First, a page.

Mitt Romney’s campaign advisers insist they’re no more scared of Newt Gingrich than the candidates who’ve surged before — but they’re already rolling out a playbook that shows they know the latest alarm isn’t a drill. …
They’ll point out Gingrich’s past policy shifts which can protect them from attacks against Romney’s own inconsistencies. They’ll highlight Gingrich’s conservative apostasies as a hedge against Romney’s own moderate views. And they’ll highlight his stable family while leaving an unspoken impression about Gingrich’s two divorces.
The plan to increase the attention to Romney’s wife of 42 years and five sons in the hopes of sparking more conversation about Gingrich’s three marriages without raising the topic themselves is one of several subtle offensives. Another is the barrage of surrogate conference calls this week that they meant in part to remind Gingrich of their massive organizational advantage if he decides to lob an attack.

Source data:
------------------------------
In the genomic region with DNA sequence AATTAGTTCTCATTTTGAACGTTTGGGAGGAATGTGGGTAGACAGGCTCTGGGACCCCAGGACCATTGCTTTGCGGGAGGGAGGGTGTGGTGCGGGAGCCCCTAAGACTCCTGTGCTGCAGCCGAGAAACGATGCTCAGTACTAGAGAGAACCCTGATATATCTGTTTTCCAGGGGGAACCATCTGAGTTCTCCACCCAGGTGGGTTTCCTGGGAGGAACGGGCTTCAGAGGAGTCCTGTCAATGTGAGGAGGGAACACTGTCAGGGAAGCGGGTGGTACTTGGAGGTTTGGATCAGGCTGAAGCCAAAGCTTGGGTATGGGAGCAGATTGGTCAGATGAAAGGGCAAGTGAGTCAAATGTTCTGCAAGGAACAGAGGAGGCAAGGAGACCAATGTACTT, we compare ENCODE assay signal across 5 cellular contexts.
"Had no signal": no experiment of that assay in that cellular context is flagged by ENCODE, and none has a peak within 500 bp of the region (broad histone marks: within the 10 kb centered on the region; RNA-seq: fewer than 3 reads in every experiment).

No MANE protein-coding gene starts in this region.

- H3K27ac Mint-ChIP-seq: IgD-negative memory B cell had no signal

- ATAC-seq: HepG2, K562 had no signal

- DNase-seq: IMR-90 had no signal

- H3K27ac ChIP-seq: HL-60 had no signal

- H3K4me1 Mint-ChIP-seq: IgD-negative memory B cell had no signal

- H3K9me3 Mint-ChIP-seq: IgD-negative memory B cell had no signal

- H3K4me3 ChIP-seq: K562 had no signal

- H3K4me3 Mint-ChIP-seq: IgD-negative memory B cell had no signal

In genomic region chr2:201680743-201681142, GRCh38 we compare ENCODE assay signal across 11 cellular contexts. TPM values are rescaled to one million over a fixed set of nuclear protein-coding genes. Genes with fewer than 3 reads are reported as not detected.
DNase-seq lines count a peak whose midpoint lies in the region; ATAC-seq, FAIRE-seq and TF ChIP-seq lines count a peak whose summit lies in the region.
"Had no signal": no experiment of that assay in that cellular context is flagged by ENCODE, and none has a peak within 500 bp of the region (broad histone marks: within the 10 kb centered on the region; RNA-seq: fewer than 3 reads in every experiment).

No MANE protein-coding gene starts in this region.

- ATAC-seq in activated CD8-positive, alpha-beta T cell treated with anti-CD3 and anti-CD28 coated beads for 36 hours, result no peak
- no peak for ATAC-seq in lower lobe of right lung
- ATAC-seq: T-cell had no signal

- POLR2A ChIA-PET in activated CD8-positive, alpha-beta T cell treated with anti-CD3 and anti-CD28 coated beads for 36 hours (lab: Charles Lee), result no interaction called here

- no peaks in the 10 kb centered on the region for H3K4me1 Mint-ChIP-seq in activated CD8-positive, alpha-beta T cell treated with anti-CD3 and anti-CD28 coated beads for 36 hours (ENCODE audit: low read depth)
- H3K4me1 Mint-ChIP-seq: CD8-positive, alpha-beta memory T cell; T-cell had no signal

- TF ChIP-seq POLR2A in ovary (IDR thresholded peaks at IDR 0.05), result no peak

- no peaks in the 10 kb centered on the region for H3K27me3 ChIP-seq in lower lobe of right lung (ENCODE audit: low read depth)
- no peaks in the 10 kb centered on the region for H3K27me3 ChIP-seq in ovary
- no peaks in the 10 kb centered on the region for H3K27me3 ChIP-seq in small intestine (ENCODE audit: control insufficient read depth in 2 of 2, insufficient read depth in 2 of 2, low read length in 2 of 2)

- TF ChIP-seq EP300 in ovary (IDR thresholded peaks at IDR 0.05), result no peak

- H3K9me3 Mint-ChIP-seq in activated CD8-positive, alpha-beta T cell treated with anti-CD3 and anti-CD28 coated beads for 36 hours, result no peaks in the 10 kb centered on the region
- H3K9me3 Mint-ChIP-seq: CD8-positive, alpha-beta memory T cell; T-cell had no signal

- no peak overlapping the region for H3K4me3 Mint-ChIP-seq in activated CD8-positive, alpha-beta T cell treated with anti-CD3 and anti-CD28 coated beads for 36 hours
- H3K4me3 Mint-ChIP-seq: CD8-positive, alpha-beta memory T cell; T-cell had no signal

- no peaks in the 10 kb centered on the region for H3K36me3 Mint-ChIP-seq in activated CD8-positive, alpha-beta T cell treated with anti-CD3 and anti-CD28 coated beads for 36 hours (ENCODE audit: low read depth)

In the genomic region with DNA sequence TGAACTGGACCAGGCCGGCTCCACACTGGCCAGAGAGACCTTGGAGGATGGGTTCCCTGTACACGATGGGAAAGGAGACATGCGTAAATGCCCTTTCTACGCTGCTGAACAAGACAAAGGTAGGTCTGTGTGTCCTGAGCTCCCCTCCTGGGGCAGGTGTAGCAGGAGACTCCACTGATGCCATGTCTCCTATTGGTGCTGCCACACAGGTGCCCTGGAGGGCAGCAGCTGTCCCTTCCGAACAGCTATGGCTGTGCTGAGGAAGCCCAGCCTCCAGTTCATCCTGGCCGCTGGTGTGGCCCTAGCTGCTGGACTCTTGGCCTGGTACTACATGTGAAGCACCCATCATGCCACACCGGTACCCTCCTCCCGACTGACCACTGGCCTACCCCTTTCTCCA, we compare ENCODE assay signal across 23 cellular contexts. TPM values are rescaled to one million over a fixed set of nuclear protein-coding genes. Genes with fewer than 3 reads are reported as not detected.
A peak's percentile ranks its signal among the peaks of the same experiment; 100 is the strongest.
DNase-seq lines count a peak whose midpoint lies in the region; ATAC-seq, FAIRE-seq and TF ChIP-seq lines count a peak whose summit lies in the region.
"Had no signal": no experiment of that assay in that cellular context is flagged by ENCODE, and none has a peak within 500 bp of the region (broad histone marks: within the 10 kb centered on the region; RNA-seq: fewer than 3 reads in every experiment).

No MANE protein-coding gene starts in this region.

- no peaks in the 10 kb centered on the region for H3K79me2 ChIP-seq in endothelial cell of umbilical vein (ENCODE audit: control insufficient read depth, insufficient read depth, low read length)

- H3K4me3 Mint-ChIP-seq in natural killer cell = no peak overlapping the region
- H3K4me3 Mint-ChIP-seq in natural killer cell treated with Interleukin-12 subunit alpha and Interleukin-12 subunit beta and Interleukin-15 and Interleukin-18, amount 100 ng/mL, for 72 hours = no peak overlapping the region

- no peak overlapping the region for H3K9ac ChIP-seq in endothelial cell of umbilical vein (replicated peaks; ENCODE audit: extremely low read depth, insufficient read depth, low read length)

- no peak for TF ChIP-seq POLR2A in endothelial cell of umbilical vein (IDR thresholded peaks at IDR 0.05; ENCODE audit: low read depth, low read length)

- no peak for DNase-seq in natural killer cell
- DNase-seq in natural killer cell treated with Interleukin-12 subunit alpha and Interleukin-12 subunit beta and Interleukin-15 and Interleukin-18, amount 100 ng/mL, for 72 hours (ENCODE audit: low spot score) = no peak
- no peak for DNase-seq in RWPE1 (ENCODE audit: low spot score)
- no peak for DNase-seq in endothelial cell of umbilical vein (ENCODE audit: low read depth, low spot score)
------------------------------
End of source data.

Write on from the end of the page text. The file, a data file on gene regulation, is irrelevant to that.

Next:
Arguably, Romney got the better of Gingrich the one time the two men sparred directly in a debate — when Romney pointed out that Gingrich had, too, supported an individual mandate at one point in time — and it will be interesting to see if Romney can continue to strike successfully at Gingrich or if a better-prepared Gingrich will be able to play defense formidably.